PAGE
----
Vicar's Sermon - 8th July 2018

Mark 6.1-13


‘Wowser’. It was Mr Minnikin at Montalbo school who introduced me to this word. ‘Wowser’ has found its way into English dictionaries as an exclamation of surprise and appreciation.  ‘That’s wowser’ means that something is great. It’s amazing. But you wouldn’t use the word wowser for something that was amazing but negative. ‘Amazing’ is usually attached to positive experiences or events but in today’s gospel Jesus is amazed by the unbelief of those who lived in his home. Their response to him was not ‘wowser’. You’ll remember that just a few weeks ago we read of Jesus healing a man on the sabbath day and being furious at the opposition he felt in the synagogue that day: Here he meets determined unbelief and he is thrown by it, it doesn’t make sense, he is confused, staggered by the people’s response to him….unfortunately he will have to get used to this feeling!

Think on in the gospel story. Recall the parable of the vineyard: that story of the man who entrusted his vineyard to tenants who then abused his messengers and refused to pay him his due. ‘What shall I do? said the man. He was rocked by his tenant’s rejection, he had never come across actions such as theirs. ‘I know, I’ll send my son…’ Well here he is, Jesus, and the rejection was total. ‘He came to His own and His own received Him not.’ He preaches and teaches as one with authority. He heals the sick, he returns home from a journey that has seen him raise Jairus’ daughter from death, heal a woman of a chronic illness, bring peace to a man disturbed by a legion of demons but here he meets a brick wall: there was nothing, nothing came back to him, no welcome, no green shoots of faith. ‘He was amazed at their unbelief.’

We’re here in church. We, even as disciples, sometimes struggle to understand the ways of God but we are here because just a mustard seed of faith has enabled us to respond to Jesus’ call on our hearts and lives.  This passage shows us that even in a religious society (such as 1st century Israel) unbelief is both possible and debilitating (‘he could do no deeds of power there’). Faithlessness inhibits the work of God. Faithfulness enables it to flourish and go forward. How much harder it is for people to come to faith in a society that finds the whole idea of faith to be utterly meaningless. Sometimes it simply is that folk have not heard the gospel explained that prevents them from becoming disciples – as Paul put it ‘how are they to believe in one of whom they have never heard?’ But here, in this story they know about Jesus, he stands in front of them and offers the gospel of God’s Kingdom present amongst them and still they actively choose to reject him.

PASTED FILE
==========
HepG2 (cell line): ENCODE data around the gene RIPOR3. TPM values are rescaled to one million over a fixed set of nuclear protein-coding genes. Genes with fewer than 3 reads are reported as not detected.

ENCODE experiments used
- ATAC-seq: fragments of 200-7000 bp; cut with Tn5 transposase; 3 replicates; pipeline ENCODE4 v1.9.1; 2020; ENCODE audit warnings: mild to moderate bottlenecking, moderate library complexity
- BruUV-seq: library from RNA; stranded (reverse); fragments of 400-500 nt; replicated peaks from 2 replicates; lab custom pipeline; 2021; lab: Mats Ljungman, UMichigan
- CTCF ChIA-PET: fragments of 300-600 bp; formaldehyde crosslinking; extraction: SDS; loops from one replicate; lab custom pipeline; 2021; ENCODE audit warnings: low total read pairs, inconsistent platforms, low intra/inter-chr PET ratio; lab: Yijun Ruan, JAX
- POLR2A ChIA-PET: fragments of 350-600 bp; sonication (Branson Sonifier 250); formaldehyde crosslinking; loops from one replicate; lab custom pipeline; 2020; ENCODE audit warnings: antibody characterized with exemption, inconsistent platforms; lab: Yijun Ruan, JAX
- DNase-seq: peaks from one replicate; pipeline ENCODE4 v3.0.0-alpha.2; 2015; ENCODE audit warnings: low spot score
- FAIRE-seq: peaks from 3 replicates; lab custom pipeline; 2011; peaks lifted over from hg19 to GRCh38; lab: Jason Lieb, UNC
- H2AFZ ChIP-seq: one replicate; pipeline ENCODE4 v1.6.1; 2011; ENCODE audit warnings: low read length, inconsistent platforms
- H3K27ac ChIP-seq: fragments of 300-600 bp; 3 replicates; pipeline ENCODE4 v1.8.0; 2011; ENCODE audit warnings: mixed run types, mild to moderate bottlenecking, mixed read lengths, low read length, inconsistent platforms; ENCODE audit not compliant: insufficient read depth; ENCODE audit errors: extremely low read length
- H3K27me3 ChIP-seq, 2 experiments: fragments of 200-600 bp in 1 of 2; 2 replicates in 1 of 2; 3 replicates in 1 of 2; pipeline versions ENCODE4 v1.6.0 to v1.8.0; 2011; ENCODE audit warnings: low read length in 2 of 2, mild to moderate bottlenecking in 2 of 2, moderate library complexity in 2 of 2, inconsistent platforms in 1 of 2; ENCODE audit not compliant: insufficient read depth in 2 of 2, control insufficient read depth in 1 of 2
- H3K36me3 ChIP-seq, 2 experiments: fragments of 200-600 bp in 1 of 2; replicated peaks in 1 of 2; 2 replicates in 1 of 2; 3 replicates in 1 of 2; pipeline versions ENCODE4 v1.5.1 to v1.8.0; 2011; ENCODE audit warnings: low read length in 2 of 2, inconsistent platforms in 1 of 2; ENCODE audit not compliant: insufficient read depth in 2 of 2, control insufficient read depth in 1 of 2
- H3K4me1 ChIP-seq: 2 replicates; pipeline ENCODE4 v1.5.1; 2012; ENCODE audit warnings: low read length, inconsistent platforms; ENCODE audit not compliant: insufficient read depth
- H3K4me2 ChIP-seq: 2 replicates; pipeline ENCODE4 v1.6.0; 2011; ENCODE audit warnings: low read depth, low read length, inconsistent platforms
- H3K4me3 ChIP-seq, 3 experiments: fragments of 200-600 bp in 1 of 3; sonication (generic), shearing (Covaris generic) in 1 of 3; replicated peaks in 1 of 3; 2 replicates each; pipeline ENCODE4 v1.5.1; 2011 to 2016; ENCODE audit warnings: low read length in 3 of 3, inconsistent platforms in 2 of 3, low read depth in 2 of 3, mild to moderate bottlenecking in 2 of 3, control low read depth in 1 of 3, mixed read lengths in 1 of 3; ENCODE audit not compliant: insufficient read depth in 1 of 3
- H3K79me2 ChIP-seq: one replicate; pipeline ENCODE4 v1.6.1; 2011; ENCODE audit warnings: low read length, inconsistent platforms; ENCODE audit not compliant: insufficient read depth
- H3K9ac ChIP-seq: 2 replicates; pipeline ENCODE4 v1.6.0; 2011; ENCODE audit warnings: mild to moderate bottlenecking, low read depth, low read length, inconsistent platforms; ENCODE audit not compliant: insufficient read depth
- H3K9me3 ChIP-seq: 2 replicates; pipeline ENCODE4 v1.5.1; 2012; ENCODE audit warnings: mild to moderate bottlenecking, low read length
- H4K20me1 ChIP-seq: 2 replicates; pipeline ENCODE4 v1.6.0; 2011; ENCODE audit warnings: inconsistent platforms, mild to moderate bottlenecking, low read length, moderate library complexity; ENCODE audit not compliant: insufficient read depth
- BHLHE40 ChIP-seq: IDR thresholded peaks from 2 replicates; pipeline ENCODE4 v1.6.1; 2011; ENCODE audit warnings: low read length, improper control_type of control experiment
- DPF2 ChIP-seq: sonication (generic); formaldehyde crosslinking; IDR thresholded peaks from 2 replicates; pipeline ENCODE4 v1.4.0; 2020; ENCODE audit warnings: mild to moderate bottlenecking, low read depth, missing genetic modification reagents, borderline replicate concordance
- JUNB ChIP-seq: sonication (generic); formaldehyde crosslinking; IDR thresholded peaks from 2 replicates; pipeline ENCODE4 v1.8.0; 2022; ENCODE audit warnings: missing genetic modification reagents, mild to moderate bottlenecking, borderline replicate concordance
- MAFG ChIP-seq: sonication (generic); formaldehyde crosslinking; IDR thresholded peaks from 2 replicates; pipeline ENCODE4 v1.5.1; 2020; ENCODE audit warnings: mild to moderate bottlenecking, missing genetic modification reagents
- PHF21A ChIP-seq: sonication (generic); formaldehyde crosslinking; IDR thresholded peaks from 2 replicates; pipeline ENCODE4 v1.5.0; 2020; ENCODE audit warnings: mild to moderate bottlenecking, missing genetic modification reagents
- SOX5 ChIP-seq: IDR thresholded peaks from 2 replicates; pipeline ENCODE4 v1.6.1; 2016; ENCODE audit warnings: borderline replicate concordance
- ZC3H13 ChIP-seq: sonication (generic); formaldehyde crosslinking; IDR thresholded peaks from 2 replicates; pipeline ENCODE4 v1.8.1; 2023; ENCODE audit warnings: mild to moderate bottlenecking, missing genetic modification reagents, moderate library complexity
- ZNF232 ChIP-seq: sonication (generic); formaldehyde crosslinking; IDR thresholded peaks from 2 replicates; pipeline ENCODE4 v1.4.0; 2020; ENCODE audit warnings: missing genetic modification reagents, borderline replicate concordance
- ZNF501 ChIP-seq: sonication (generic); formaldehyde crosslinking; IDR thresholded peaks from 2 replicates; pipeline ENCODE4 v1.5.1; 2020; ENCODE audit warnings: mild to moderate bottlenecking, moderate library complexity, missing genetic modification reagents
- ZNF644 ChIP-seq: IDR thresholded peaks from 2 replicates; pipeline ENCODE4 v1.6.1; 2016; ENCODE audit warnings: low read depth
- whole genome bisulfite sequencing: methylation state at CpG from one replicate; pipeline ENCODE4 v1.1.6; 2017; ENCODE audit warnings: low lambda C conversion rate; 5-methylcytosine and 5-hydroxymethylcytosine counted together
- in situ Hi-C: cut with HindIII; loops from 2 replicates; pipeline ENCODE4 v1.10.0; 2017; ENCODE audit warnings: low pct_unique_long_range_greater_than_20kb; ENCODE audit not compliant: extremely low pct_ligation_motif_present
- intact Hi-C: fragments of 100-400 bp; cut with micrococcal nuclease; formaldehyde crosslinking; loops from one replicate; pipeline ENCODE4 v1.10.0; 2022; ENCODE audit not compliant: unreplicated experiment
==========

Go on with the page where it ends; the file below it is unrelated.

So this isn’t ignorance. This is Sin. The willful, deliberate, stubborn rejection of God’s ways. Perhaps we should not be surprised. ‘Judge not lest you be judged’. We know our own hearts. We know that we can so easily choose the broad path rather than the narrow. It’s there in the New Testament – the light of Christ comes to us but we prefer darkness. As He comes closer to us it is all too easy to recoil from Him – ‘so far Lord Jesus, no further’.  So there is a warning here for us. Trusting Him is not an easy option but that’s what He invites us to do as individuals and as a church. He asks us for a welcome. He asks us to make room in our lives for Him. He asks us to respond to His teaching. The people of Nazareth closed ranks and rejected Him but we are invited to be brave enough to offer Him space here, in this church to reveal God’s glory.

‘Excuses, excuses.’ They had excuses. ‘Is this not the carpenter, the son of Mary. Aren’t these his brothers and sisters’. They thought they knew Him. They thought they had got the measure of Him. They thought He could be pushed back into His box and contained, restricted, told to keep quiet. ‘Who do you think you are?’ He had certainly surprised them, he was breaking the mould. Everyone in a traditional society has their place and, as far as they were concerned, preaching and teaching and healing was not Jesus’ place. For them he was a carpenter and should stay a carpenter. For all that every Jew learns Torah not every Jew has the permission or qualification to interpret it or teach it: that role fell in ancient Israel to the Levites (spread throughout the tribes) and most particularly the descendants of Aaron. As the epistle to the Hebrews discusses, Jesus does not come from a priestly family – and some commentators point at the description here of him as being ‘Mary’s son’ (rather than Joseph’s) as a veiled slur against his disputed parentage. He has no legitimacy!...they might have used stronger language.